My dog is having problem that . It happens quite regularly when we take him out fr walk . He is having some sort of pain he lie on ground legs bend to all sides sliva coming out and starts trembling . It happen fr almost 10 minutes and after that again normal . Whats the problem to him . Some time it happens at home also . Can u help ?
Bleeding pets often suffer blood loss as a result of trauma. If bleeding is severe or continuous, the animal may lose enough blood to cause shock (loss of as little as 2 teaspoons per pound of body weight may cause shock). Emergencies may arise that require the owner to control the bleeding, even if it is just during transport of the animal to the veterinary facility. Pet owners should know how to stop hemorrhage (bleeding) if their pet is injured.
Techniques to stop external bleeding:-
The following techniques are listed in order of preference.
1) Direct pressure:--gently press a compress (a pad of clean cloth or gauze) over the bleeding absorbing the blood and allowing it to clot. Do not disturb blood clots after they have formed. If blood soaks through, do not remove the pad; simply add additional layers of cloth and continue the direct pressure more evenly. The compress can be bound in place using bandage material which frees the hands of the first provider for other emergency actions. In the absence of a compress, a bare hand or finger can be used. Direct pressure on a wound is the most preferable way to stop bleeding.
2) Elevation:--if there is a severely bleeding wound on the foot or leg, gently elevate the leg so that the wound is above the level of the heart. Elevation uses the force of gravity to help reduce blood pressure in the injured area, slowing the bleeding. Elevation is most effective in larger animals with longer limbs where greater distances from wound to heart are possible. Direct pressure with compresses should also be maintained to maximize the use of elevation. Elevation of a limb combined with direct pressure is an effective way to stop bleeding.
3) Pressure on the supplying artery:-- if external bleeding continues following the use of direct pressure and elevation, finger or thumb pressure over the main artery to the wound is needed. Apply pressure to the femoral artery in the groin for severe bleeding of a rear leg; to the brachial artery in the inside part of the upper front leg for bleeding of a front leg; or to the caudal artery at the base of the tail if the wound is on the tail. Continue application of direct pressure.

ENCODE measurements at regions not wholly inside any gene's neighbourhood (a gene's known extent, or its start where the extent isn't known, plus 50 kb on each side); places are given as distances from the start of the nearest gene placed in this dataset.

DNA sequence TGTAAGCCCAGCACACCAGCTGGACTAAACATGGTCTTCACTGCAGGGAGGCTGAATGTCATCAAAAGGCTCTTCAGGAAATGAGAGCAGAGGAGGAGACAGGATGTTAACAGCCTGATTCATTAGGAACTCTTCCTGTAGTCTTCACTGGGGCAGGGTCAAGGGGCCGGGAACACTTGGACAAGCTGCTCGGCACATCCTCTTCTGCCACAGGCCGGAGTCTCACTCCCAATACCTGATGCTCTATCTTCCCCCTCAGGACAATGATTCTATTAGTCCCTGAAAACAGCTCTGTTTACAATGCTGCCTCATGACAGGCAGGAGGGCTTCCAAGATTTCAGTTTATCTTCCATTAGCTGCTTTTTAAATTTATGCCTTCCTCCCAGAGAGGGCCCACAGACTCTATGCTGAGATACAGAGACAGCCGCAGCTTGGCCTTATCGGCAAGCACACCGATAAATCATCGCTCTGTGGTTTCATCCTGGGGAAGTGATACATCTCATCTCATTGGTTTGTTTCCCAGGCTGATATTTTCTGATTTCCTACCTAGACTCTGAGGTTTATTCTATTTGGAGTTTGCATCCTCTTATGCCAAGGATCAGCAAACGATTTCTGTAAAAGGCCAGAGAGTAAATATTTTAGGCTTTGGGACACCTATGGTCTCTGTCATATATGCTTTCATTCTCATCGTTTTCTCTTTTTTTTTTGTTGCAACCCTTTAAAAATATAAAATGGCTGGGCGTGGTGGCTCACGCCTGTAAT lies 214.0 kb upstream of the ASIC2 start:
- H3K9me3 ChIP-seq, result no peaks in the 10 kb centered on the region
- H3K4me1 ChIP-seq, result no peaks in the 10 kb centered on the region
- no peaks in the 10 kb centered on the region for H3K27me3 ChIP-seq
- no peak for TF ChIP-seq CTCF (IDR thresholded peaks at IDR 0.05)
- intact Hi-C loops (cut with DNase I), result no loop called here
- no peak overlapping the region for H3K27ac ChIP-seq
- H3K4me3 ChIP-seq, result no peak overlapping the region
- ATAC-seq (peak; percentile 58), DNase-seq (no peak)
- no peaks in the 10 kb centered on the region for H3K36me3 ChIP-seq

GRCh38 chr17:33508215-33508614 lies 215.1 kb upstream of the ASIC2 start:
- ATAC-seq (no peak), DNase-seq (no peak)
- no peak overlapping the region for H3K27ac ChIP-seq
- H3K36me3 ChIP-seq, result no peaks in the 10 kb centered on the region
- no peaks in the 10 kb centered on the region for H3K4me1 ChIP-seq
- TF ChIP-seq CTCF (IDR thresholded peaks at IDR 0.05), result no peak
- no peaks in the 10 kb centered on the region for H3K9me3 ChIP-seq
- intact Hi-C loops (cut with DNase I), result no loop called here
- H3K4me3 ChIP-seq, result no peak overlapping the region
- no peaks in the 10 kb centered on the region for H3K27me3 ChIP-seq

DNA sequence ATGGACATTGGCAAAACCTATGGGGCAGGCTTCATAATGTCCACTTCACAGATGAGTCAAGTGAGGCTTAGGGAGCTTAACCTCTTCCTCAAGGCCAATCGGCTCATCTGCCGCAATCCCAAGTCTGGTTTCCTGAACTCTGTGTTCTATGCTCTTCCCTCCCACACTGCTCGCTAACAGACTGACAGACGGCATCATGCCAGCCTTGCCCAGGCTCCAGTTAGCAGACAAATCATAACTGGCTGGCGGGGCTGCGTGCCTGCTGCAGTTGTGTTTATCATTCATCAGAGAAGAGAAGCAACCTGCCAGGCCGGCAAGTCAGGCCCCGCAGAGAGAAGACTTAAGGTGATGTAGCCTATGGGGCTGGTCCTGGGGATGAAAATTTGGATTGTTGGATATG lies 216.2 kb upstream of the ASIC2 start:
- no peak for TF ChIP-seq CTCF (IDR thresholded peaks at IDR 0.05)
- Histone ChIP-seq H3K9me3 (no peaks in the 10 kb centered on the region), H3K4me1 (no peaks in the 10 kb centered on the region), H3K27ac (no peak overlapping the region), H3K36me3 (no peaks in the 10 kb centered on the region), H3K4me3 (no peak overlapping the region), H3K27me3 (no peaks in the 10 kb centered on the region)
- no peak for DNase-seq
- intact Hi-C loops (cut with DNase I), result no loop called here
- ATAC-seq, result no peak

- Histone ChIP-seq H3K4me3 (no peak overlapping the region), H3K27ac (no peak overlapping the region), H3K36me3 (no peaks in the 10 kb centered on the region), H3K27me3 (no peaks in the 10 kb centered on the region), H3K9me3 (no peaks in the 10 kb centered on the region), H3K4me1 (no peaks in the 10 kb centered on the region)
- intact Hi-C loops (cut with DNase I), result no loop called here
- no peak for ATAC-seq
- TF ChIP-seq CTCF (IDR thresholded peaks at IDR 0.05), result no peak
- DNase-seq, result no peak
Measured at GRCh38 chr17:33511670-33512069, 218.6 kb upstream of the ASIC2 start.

4) Pressure above and below the bleeding wound:-- this can also be used in conjunction with direct pressure. Pressure above the wound will help control arterial bleeding. Pressure below the wound will help control bleeding from veins.
5) Tourniquet:--use of a tourniquet is dangerous and it should be used only for a severe, life-threatening hemorrhage in a limb (leg or tail) not expected to be saved. A wide (2-inch or more) piece of cloth should be used to wrap around the limb twice and tied into a knot. A short stick or similar object is then tied into the knot as well. Twist the stick to tighten the tourniquet until the bleeding stops. Secure the stick in place with another piece of cloth and make a written note of the time it was applied. Loosen the tourniquet for 15 to 20 seconds every 20 minutes. Remember this is dangerous and will likely result in disability or amputation. Use of a tourniquet should only be employed as a last-resort, life-saving measure!
6) Internal bleeding:--internal bleeding is a life-threatening condition, but it is not obvious like external bleeding. Any bleeding which is visible is external.
Internal bleeding occurs inside the body and will not be seen. There are, however, external signs of internal bleeding:
• the pet is pale (check the gums or eyelids).
• the pet is cool on the legs, ears, or tail.
• the pet is extremely excited or unusually subdued. If any of these signs are evident, the pet should be immediately transported to a veterinary facility for professional help. Remember: internal bleeding is not visible on the outside.